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Mar 18
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Mimicking cancer's evasive tactics, microparticles show promise for transplant rejection

Mimicking cancer's evasive tactics, microparticles show promise for transplant rejection

PITTSBURGH, March 13, 2020 - Inspired by a tactic cancer cells use to evade the immune system, University of Pittsburgh researchers have engineered tiny particles that can trick the body into accepting transplanted tissue as its own.Rats that were treated with these cell-sized microparticles developed permanent immune tolerance to grafts -- including a whole limb -- from a donor rat, while keeping the rest of their immune system intact, according to a paper published today in Science Advances."It's like hacking into the immune system borrowing a strategy used by one of humanity's worst...

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Mar 13
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Ancient fish fossil reveals evolutionary origin of the human hand

Ancient fish fossil reveals evolutionary origin of the human hand

An ancient Elpistostege fish fossil found in Miguasha, Canada has revealed new insights into how the human hand evolved from fish fins.An international team of palaeontologists from Flinders University in Australia and Universite du Quebec a Rimouski in Canada have revealed the fish specimen, as described in the journal Nature, has yielded the missing evolutionary link in the fish to tetrapod transition, as fish began to foray in habitats such as shallow water and land during the Late Devonian period millions of years ago.This complete 1.57 metre long fish shows the complete arm (pectoral...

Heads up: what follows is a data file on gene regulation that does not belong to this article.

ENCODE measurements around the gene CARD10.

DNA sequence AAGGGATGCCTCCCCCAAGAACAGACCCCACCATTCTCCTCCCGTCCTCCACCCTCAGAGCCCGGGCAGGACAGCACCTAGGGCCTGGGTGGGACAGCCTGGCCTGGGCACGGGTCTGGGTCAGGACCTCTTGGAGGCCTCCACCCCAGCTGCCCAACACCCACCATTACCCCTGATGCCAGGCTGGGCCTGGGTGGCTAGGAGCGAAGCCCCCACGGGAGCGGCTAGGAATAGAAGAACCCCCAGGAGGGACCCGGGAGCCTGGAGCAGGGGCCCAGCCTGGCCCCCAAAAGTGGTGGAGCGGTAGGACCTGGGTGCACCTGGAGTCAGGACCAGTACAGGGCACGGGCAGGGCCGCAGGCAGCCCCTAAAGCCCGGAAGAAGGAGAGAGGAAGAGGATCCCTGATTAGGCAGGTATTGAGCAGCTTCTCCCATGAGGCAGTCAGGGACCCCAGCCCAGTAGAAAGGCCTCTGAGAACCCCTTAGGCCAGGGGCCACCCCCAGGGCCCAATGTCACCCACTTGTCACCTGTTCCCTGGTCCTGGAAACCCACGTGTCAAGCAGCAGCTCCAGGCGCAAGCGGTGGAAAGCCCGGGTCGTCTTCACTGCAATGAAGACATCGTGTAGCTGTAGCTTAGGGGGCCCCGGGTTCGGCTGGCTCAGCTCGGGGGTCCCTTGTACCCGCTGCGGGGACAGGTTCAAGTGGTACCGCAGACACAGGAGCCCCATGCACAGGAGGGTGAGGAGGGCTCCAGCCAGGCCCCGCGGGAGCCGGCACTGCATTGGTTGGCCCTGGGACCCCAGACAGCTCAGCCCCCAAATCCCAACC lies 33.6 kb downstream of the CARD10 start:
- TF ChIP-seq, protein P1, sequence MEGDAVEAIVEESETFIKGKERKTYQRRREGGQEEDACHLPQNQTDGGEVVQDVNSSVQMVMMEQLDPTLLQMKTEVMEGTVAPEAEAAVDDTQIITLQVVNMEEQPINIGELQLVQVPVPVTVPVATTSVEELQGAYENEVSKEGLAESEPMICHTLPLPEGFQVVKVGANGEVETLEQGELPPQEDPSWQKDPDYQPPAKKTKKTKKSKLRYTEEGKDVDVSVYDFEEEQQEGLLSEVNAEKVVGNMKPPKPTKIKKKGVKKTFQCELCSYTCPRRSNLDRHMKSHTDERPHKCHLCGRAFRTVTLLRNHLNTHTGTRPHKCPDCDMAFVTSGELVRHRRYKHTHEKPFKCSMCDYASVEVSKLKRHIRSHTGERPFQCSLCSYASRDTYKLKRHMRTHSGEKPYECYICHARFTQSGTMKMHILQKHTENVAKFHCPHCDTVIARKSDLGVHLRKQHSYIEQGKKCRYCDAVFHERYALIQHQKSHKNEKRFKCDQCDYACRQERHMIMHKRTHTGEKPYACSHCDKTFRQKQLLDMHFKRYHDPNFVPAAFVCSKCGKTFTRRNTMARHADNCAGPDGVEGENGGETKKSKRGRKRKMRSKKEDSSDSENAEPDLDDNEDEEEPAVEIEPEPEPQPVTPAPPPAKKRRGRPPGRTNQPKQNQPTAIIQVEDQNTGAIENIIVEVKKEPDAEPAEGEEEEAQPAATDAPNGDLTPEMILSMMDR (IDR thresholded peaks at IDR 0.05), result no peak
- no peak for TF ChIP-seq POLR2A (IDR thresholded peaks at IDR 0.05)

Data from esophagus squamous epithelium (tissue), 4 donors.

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Mar 18
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Biomass fuels can significantly mitigate global warming

Biomass fuels can significantly mitigate global warming

BEER-SHEVA, ISRAEL...March 10, 2020 - Biomass fuels derived from various grasses could significantly mitigate global warming by reducing carbon, according to a long-term field study by researchers at Ben-Gurion University of the Negev (BGU) and Michigan State University (MSU).In a new paper published in Environmental Science and Technology, the researchers examined a number of different cellulosic biofuel crops to test their potential as a petroleum alternative in ethanol fuel and electric light-duty vehicles which includes passenger cars and small trucks.Climate change mitigation scenarios...

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Mar 10